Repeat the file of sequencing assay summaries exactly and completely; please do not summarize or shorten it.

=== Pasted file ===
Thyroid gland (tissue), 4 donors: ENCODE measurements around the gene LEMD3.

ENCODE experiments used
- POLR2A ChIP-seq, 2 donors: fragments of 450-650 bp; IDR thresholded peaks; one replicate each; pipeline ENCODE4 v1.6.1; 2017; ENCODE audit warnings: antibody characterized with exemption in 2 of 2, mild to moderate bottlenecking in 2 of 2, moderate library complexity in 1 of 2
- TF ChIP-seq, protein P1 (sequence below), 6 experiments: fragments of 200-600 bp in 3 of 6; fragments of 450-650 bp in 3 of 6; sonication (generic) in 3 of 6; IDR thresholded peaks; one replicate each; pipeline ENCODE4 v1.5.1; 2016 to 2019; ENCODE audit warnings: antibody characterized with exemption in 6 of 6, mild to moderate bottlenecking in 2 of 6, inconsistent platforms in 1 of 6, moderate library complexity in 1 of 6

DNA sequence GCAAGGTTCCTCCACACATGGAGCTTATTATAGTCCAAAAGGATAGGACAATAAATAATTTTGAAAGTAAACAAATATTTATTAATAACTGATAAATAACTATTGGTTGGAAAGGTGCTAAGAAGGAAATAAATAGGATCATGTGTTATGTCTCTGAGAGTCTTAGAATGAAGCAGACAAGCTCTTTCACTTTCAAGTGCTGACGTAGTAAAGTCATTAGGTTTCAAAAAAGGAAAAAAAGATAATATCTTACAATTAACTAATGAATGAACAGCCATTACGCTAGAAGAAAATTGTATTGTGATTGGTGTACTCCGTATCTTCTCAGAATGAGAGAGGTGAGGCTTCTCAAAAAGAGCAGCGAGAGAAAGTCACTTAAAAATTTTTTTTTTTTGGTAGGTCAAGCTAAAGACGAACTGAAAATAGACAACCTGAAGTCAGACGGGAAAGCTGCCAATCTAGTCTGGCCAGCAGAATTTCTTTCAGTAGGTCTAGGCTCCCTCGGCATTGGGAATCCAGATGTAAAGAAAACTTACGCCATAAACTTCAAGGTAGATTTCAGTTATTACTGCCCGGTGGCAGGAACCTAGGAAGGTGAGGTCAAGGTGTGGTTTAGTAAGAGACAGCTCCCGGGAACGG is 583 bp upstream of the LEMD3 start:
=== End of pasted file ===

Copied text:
Thyroid gland (tissue), 4 donors: ENCODE measurements around the gene LEMD3.

ENCODE experiments used
- POLR2A ChIP-seq, 2 donors: fragments of 450-650 bp; IDR thresholded peaks; one replicate each; pipeline ENCODE4 v1.6.1; 2017; ENCODE audit warnings: antibody characterized with exemption in 2 of 2, mild to moderate bottlenecking in 2 of 2, moderate library complexity in 1 of 2
- TF ChIP-seq, protein P1 (sequence below), 6 experiments: fragments of 200-600 bp in 3 of 6; fragments of 450-650 bp in 3 of 6; sonication (generic) in 3 of 6; IDR thresholded peaks; one replicate each; pipeline ENCODE4 v1.5.1; 2016 to 2019; ENCODE audit warnings: antibody characterized with exemption in 6 of 6, mild to moderate bottlenecking in 2 of 6, inconsistent platforms in 1 of 6, moderate library complexity in 1 of 6

DNA sequence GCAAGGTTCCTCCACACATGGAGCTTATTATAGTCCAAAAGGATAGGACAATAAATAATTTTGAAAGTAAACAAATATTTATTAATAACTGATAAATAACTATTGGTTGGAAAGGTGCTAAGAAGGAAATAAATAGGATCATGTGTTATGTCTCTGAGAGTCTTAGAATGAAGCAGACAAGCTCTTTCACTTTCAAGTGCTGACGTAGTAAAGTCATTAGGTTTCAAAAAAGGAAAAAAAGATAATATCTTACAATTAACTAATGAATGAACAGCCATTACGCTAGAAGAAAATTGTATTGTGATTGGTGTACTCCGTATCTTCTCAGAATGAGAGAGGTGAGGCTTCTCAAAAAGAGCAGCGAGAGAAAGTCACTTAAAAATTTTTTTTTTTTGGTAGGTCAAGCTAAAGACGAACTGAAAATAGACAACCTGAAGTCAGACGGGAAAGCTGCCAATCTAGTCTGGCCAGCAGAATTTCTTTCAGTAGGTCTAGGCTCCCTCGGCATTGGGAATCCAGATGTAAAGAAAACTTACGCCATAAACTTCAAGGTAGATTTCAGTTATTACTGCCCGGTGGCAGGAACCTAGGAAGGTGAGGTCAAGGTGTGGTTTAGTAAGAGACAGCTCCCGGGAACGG is 583 bp upstream of the LEMD3 start: